if you Like you can show my works in galleries

Video, inkjet print on architectural bond paper and copy paper, acrylic on canvas, archival material, ink on sketching paper, 2017-20

Dimensions variable. Video: 17:31 minutes. Paintings: 15.2 X 15 inches (38.6 X 38.1 cm), 15.2 X 15 inches (38.6 X 38.1 cm), 15.2 X 17.4 inches (38.6 X 44.2 cm), 15.2 X 15.5 inches (38.6 X 39.4 cm), 15.25 X 15.2 inches (38.7 X 38.6 cm), 15.3 X 16 inches (38.9 X 40.6 cm), 15.4 X 16 inches (39.1 X 40.6 cm), 15.5 X 17.4 inches (39.4 X 44.2 cm), 15.6 X 17.5 inches (39.6 X 44.5 cm), 15.6 X 15.75 inches (39.6 X 40 cm), 15.75 X 17.4 inches (40 X 44.2 cm), 16.1 X 15.5 inches (40.9 X 39.4 cm), 14.7 X 16.3 inches (37.7 X 41.4 cm), 14.75 X 16 inches (37.5 X 40.6 cm), 15.75 X 15.3 inches (40 X 38.8 cm), 15.75 X 16.75 inches (40 X 42.5 cm). Artist book: 28 X 36 inches (71.1 X 91.4 cm). EXPO Chicago 2004 catalog: 6 X 9 X 1.8 inches (15.2 X 22.9 X 4.6 inches). Bookmark: 5.7 X 2.6 inches (14.5 X 6.6 cm)


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In 2017, Qais Assali received three DHL packages from an administrator of the commercial art fair Art Chicago (now EXPO Chicago). The parcels contained photographs, drawings, paintings, a video on VHS tape, and handwritten letters, and were bundled as an unsolicited submission to the 2004 edition of the fair by an artist who described himself as Iranian, but living in Afghanistan. He included a photocopy of his passport. This artist’s deaccessioned materials ostensibly “found” their way to Assali, who is from Palestine, through a presumed regional sympathy for the plight of an Iranian artist. Contending with this assumption, Assali’s artwork reproductions, amended catalogs, lectures, and video cast him in a one-sided relationship of magnetism and repulsion with a total stranger, playing out a complex, perverse, and somewhat enticing form of misrecognition.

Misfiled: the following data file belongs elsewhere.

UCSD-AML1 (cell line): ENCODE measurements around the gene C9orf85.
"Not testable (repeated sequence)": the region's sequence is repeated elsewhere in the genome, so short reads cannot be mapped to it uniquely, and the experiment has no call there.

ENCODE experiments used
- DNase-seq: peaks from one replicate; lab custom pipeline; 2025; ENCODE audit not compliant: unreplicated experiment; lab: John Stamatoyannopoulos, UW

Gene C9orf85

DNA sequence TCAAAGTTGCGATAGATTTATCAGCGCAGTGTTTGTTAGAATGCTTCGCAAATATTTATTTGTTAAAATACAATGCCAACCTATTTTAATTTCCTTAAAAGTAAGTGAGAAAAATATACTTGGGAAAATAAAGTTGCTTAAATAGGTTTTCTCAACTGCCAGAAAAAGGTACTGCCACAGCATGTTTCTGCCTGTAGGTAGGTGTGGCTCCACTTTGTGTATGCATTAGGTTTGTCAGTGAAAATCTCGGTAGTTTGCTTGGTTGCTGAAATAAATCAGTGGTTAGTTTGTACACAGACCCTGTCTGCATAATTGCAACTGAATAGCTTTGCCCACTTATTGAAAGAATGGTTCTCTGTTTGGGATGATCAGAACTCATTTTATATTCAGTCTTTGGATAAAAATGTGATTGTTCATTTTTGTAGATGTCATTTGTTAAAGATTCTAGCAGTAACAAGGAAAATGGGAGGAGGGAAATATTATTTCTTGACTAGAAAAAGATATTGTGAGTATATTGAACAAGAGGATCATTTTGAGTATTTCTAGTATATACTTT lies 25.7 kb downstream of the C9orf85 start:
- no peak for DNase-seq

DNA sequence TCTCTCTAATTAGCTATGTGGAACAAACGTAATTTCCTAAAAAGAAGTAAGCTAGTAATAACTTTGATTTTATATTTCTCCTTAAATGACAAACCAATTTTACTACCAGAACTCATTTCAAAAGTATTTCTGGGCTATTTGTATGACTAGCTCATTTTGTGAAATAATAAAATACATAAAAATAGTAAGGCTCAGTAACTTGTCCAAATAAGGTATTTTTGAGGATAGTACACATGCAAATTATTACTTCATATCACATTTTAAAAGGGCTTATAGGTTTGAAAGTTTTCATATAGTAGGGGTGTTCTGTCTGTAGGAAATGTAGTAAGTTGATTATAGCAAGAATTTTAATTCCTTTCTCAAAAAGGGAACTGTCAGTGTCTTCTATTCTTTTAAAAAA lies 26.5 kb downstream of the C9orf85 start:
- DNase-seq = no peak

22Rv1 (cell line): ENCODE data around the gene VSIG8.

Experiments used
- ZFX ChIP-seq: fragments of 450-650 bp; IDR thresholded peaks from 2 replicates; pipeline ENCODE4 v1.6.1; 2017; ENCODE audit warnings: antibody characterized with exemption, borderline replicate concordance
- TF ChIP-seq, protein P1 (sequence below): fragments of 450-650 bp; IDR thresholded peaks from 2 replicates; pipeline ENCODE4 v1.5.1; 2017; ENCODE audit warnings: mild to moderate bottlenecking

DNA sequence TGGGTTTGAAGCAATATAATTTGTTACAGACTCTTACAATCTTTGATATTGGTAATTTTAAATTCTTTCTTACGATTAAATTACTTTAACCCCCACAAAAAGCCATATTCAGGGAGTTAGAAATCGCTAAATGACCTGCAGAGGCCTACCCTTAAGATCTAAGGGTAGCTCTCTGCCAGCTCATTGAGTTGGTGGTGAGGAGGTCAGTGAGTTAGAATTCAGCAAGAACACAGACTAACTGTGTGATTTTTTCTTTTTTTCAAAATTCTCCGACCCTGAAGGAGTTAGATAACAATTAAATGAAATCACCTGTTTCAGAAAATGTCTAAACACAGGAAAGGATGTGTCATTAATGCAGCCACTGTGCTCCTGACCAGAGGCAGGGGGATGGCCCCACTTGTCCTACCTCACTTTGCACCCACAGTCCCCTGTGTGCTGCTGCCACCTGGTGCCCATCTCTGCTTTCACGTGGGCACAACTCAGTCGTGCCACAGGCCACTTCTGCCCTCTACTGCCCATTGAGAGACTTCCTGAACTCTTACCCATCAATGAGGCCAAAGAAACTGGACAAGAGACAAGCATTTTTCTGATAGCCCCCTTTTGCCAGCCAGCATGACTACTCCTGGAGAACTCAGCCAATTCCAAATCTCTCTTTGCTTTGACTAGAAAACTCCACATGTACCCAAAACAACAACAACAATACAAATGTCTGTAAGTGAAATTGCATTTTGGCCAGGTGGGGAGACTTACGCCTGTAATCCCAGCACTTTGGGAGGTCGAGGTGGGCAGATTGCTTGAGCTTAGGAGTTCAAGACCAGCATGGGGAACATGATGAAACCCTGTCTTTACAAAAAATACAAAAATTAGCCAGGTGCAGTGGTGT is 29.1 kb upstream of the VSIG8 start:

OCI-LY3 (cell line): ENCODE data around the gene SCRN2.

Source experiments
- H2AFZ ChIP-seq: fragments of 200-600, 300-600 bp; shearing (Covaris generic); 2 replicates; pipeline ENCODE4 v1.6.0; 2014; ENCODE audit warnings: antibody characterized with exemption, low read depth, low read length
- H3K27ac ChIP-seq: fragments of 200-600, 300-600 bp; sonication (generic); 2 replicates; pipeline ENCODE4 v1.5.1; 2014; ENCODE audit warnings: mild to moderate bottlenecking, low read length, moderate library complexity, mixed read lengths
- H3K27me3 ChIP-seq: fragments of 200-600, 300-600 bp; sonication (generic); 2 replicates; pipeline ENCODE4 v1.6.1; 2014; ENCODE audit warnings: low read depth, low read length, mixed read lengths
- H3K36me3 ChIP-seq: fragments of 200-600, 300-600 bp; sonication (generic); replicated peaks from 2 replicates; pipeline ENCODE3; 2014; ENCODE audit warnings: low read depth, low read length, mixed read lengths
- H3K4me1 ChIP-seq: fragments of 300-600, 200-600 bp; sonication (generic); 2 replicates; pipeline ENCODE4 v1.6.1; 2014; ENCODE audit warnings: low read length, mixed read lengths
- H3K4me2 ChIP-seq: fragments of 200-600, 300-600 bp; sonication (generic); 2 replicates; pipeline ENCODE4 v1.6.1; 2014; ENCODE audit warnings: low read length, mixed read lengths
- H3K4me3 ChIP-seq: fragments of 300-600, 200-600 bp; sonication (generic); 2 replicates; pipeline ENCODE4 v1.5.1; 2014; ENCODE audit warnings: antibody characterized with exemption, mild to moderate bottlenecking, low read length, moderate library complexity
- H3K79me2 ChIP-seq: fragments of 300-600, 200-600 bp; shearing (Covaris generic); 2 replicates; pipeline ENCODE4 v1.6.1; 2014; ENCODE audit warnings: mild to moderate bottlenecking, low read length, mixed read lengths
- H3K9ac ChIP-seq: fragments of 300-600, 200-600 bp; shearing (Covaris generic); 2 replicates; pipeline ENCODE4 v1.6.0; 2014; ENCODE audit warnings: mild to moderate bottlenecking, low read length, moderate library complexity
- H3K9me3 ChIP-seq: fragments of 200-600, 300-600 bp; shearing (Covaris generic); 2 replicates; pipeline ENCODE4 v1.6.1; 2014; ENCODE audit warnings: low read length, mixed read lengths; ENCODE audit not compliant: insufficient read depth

A new video included in if you Like you can show my works in galleries concludes (almost) Assali’s yearslong engagement with this artist’s work, position, and the uncomfortably erotic mode of solicitation he used to orient himself toward an American art context. Conflicted about institutional art’s tendency toward reductive (or misleading) biographical sketches, but also self-conscious of his own artistic trajectory and strategies for navigating the values and decorum of American arts organizations, Assali’s work finds a stark but intimate difference between personal feelings of affinity for another artist and reductive (or misleading) framing imposed from outside.


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Commissioned for In Practice: Total Disbelief, SculptureCenter, New York, 2020, curated —text above— by Kyle Dancewicz, Director of Exhibitions and Programs, SculptureCenter. Video co-directed and written by filmmaker Jose Luis Benavides. 

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Conversation with David De Hannay joined by Jose Luis Benavides and moderated by Kyle Dancewicz. July 23, 2020, SculptureCenter, New York. This event was part of 'On Collaboration & Solidarity'.

Installation view, In Practice: Total Disbelief, SculptureCenter, New York, 2020. Photo: Kyle Knodell
Photo: Kyle Knodell
Photo: Kyle Knodell
Photo: Kyle Knodell
Photo: Kyle Knodell
Installation view, 2020 Core Exhibition, Glassell School of Art, Museum of Fine Arts, Houston, TX, USA
Installation view, 2020 Core Exhibition, Glassell School of Art, Museum of Fine Arts, Houston, TX, USA

Installation view, In Practice: Total Disbelief, SculptureCenter, New York, 2020. Photo: Kyle Knodell Photo: Kyle Knodell Photo: Kyle Knodell Photo: Kyle Knodell Photo: Kyle Knodell Installation view, 2020 Core Exhibition, Glassell School of Art, Museum of Fine Arts, Houston, TX, USA Installation view, 2020 Core Exhibition, Glassell School of Art, Museum of Fine Arts, Houston, TX, USA
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